Anybody who has visited Chatsworth, and particularly the recent, brilliant ‘House Style’ exhibition masterminded by Laura Burlington, will recognise the insouciant Devonshire family approach to interior decor at Lismore. In the centre of the mantelpiece in the great drawing-room, for instance, sits a china ornament of a lion couchant, which I had assumed was some antique treasure but in fact had been won at a coconut shy. Beside it, in a silver frame, stands a photograph of James, the Burlingtons’ son and heir, his angelic little face plastered in chocolate ice-cream. Conversely, when I enter the dining-room (a comparatively small affair, seating 18 at the polished table, as opposed to the dozens that can be accommodated in the Pugin banqueting hall), I am startled to see real candles flickering inches in front of the Van Dycks. At the entrance to many of the bedrooms and bathrooms lie bright rag rugs bearing naive images of animals, birds and flowers that are the work of the renowned botanical artist Emma Tennant, sister to the current Duke and mother of Town & Country’s former cover star Stella Tennant.
‘It’s an intimidating place to decorate because there’s a strange tension between these objects,’ admits Laura, as we sink together into the slumbrous depths of a sofa that she has had expensively recovered to look exactly as it did before. ‘Sometimes I think it looks so awful, we should take all the pictures out and get someone in to rehang them all better. But then I think, actually, no. This is the whole beauty of Lismore. It’s got a particular sort of atmosphere, that’s quite underrated in houses, that has been built up over years and years, and years. You can’t rush in with your Farrow & Ball card and a modernising approach. Where I have redecorated, I’ve tried to use the same patterns as in the rest of the house but maybe in a slightly lighter colourway.’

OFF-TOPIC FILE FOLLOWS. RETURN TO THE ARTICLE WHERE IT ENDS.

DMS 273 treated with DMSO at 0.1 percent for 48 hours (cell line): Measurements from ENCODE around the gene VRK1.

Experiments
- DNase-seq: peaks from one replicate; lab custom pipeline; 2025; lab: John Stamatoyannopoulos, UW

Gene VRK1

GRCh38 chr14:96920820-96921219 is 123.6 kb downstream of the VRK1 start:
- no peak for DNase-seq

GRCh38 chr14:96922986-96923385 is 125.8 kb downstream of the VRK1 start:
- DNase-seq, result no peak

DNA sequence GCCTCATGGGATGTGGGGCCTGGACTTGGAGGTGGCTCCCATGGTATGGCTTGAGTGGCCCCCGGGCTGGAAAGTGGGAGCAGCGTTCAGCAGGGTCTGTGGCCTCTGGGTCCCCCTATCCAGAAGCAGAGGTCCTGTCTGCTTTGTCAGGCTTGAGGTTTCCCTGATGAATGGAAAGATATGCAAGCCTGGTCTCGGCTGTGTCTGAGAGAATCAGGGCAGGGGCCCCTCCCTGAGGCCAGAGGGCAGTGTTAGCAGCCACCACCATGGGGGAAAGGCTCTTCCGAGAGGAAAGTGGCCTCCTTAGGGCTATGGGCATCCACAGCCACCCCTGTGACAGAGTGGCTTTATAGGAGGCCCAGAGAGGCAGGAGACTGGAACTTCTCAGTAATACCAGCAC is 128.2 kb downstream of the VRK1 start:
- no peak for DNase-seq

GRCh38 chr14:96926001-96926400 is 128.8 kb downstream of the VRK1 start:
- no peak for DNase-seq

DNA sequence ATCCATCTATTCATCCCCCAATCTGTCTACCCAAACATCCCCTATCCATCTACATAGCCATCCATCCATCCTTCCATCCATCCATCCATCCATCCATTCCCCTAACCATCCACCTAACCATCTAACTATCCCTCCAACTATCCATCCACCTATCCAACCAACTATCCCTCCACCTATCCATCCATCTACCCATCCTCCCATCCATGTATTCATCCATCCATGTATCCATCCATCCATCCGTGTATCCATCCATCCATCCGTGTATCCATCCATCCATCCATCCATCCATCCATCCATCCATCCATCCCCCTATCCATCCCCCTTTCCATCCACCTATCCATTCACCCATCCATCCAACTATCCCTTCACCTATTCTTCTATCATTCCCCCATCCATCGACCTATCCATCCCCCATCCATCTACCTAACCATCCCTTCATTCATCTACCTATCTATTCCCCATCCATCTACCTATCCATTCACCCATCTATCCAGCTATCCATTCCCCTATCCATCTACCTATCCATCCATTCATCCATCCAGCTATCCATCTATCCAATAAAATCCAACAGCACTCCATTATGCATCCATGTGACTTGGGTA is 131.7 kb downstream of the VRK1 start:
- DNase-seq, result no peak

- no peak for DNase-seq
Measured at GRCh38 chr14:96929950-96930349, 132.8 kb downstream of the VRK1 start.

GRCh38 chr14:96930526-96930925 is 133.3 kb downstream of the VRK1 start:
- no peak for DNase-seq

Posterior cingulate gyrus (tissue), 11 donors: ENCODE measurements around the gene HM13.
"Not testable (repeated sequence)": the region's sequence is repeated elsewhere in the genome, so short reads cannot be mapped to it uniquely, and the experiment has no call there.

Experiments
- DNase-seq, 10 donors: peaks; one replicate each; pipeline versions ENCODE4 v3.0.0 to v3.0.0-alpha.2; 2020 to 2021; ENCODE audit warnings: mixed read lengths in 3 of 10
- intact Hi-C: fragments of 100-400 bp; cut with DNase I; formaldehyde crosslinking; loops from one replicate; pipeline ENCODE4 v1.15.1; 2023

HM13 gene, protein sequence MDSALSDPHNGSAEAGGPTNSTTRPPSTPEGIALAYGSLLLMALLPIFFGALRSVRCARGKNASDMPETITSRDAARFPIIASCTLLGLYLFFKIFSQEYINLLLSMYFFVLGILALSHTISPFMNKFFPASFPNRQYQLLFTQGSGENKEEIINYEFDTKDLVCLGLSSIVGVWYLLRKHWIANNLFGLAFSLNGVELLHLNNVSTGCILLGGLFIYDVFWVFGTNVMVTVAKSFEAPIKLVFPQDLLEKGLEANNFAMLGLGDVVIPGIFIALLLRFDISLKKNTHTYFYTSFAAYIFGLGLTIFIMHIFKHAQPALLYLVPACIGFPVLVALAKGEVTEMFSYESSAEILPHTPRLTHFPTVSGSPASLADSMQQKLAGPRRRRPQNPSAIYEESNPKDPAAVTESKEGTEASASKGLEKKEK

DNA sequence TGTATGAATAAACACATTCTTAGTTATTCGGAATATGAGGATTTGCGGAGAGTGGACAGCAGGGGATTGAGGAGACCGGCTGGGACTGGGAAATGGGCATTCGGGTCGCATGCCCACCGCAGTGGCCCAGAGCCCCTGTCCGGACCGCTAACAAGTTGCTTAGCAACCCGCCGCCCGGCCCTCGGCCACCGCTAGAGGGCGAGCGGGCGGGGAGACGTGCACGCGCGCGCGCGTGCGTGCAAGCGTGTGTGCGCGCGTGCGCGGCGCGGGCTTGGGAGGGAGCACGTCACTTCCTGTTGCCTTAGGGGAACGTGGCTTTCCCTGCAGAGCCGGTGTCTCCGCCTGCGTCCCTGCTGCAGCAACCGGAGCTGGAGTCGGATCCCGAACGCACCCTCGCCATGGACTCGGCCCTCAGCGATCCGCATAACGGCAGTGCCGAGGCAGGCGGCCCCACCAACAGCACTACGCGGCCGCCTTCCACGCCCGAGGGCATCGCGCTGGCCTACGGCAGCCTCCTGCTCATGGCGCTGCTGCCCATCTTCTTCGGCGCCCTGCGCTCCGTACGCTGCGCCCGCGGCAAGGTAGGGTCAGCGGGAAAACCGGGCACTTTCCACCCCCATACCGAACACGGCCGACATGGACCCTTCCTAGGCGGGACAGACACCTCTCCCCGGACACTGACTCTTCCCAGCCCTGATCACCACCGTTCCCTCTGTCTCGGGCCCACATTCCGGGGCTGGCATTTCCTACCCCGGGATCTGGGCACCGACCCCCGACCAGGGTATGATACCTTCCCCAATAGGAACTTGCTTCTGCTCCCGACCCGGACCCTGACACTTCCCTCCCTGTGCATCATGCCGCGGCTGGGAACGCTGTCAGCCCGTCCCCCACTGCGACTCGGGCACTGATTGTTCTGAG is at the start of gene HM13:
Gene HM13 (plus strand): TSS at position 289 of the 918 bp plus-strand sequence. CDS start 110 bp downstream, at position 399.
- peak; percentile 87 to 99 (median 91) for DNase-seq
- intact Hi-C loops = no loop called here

Fortunately Lismore Castle Arts, the contemporary-art gallery that her husband William Burlington – himself a photographer – established in 2005 in the west wing of the castle, gives the couple ample scope to indulge their penchant for modernism. It has a rolling art programme, and among the scores of notable artists that have exhibited here are Ai Weiwei, Mat Collishaw and Michael Landy. Today, Anthony Mccall’s solo exhibition is on, and the galleries have been darkened and filled with mist, sliced through with moving beams of light so that as you walk in you become integral to the artwork. It is entrancing.
The same inspiring juxtaposition of old and new is carried through into the gardens, which are arranged over seven acres within the 17th-century walls. Down the Yew Tree Walk (which is where Spenser is said to have penned his epic poem) an Antony Gormley statue stands between the ancient trees. A turret is given over to a sound installation; two graffiti-covered slabs of the Berlin Wall loom in a bosky glade; and returning to the castle via the vibrant herbaceous borders and the glasshouses hung with grapes, you are confronted by an extraordinary bubblegum-pink chair sculpture by Franz West, commissioned by the Burlingtons to celebrate their marriage. Yet outside or in, the most glorious achievement is the castle itself, at once imperishably lovely, yet a dynamic, ever-evolving work of art. For more information, visit www.lismorecastle.com.